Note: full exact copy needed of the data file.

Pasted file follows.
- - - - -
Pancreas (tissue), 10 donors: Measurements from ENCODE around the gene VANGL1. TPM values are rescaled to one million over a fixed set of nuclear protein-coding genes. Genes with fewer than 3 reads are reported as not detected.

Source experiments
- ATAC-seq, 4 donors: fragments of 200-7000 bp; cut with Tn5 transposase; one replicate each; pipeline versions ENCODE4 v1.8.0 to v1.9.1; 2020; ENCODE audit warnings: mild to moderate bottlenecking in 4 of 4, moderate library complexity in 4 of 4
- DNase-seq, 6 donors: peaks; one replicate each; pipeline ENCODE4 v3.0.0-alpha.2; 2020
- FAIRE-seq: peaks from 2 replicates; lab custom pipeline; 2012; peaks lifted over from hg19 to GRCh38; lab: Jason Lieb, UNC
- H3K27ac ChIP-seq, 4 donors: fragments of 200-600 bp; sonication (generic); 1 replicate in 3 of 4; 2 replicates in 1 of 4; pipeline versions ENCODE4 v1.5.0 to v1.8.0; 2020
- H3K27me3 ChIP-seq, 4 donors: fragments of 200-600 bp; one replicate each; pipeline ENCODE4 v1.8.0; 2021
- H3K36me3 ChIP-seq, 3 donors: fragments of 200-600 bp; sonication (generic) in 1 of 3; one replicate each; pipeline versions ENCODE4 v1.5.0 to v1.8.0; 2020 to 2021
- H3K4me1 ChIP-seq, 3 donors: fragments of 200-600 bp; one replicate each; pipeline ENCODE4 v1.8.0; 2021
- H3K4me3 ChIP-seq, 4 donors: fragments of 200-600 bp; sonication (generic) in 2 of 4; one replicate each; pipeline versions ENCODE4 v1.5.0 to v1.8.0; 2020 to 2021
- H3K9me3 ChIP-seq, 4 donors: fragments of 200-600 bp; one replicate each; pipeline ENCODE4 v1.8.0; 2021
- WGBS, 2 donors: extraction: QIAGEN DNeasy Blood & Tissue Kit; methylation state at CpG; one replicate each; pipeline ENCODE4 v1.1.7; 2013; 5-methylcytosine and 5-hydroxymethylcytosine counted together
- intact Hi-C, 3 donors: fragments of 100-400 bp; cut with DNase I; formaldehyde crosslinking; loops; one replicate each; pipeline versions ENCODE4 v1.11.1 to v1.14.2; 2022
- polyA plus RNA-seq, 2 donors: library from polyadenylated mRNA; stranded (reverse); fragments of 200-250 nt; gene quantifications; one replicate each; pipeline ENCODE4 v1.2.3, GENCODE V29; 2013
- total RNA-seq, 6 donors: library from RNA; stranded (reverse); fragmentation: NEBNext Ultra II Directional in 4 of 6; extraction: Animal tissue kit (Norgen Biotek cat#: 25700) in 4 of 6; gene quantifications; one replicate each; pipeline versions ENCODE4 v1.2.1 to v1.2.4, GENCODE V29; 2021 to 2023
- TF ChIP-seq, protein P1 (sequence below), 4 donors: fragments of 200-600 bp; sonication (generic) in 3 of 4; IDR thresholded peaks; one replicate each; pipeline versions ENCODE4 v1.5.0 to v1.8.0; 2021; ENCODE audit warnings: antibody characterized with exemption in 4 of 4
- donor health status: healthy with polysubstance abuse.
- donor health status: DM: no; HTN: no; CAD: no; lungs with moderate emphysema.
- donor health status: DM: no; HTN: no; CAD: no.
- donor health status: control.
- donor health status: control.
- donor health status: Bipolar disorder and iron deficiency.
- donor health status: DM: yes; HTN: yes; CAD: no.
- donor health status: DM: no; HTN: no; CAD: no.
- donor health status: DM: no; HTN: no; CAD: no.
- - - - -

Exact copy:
Pancreas (tissue), 10 donors: Measurements from ENCODE around the gene VANGL1. TPM values are rescaled to one million over a fixed set of nuclear protein-coding genes. Genes with fewer than 3 reads are reported as not detected.

Source experiments
- ATAC-seq, 4 donors: fragments of 200-7000 bp; cut with Tn5 transposase; one replicate each; pipeline versions ENCODE4 v1.8.0 to v1.9.1; 2020; ENCODE audit warnings: mild to moderate bottlenecking in 4 of 4, moderate library complexity in 4 of 4
- DNase-seq, 6 donors: peaks; one replicate each; pipeline ENCODE4 v3.0.0-alpha.2; 2020
- FAIRE-seq: peaks from 2 replicates; lab custom pipeline; 2012; peaks lifted over from hg19 to GRCh38; lab: Jason Lieb, UNC
- H3K27ac ChIP-seq, 4 donors: fragments of 200-600 bp; sonication (generic); 1 replicate in 3 of 4; 2 replicates in 1 of 4; pipeline versions ENCODE4 v1.5.0 to v1.8.0; 2020
- H3K27me3 ChIP-seq, 4 donors: fragments of 200-600 bp; one replicate each; pipeline ENCODE4 v1.8.0; 2021
- H3K36me3 ChIP-seq, 3 donors: fragments of 200-600 bp; sonication (generic) in 1 of 3; one replicate each; pipeline versions ENCODE4 v1.5.0 to v1.8.0; 2020 to 2021
- H3K4me1 ChIP-seq, 3 donors: fragments of 200-600 bp; one replicate each; pipeline ENCODE4 v1.8.0; 2021
- H3K4me3 ChIP-seq, 4 donors: fragments of 200-600 bp; sonication (generic) in 2 of 4; one replicate each; pipeline versions ENCODE4 v1.5.0 to v1.8.0; 2020 to 2021
- H3K9me3 ChIP-seq, 4 donors: fragments of 200-600 bp; one replicate each; pipeline ENCODE4 v1.8.0; 2021
- WGBS, 2 donors: extraction: QIAGEN DNeasy Blood & Tissue Kit; methylation state at CpG; one replicate each; pipeline ENCODE4 v1.1.7; 2013; 5-methylcytosine and 5-hydroxymethylcytosine counted together
- intact Hi-C, 3 donors: fragments of 100-400 bp; cut with DNase I; formaldehyde crosslinking; loops; one replicate each; pipeline versions ENCODE4 v1.11.1 to v1.14.2; 2022
- polyA plus RNA-seq, 2 donors: library from polyadenylated mRNA; stranded (reverse); fragments of 200-250 nt; gene quantifications; one replicate each; pipeline ENCODE4 v1.2.3, GENCODE V29; 2013
- total RNA-seq, 6 donors: library from RNA; stranded (reverse); fragmentation: NEBNext Ultra II Directional in 4 of 6; extraction: Animal tissue kit (Norgen Biotek cat#: 25700) in 4 of 6; gene quantifications; one replicate each; pipeline versions ENCODE4 v1.2.1 to v1.2.4, GENCODE V29; 2021 to 2023
- TF ChIP-seq, protein P1 (sequence below), 4 donors: fragments of 200-600 bp; sonication (generic) in 3 of 4; IDR thresholded peaks; one replicate each; pipeline versions ENCODE4 v1.5.0 to v1.8.0; 2021; ENCODE audit warnings: antibody characterized with exemption in 4 of 4
- donor health status: healthy with polysubstance abuse.
- donor health status: DM: no; HTN: no; CAD: no; lungs with moderate emphysema.
- donor health status: DM: no; HTN: no; CAD: no.
- donor health status: control.
- donor health status: control.
- donor health status: Bipolar disorder and iron deficiency.
- donor health status: DM: yes; HTN: yes; CAD: no.
- donor health status: DM: no; HTN: no; CAD: no.
- donor health status: DM: no; HTN: no; CAD: no.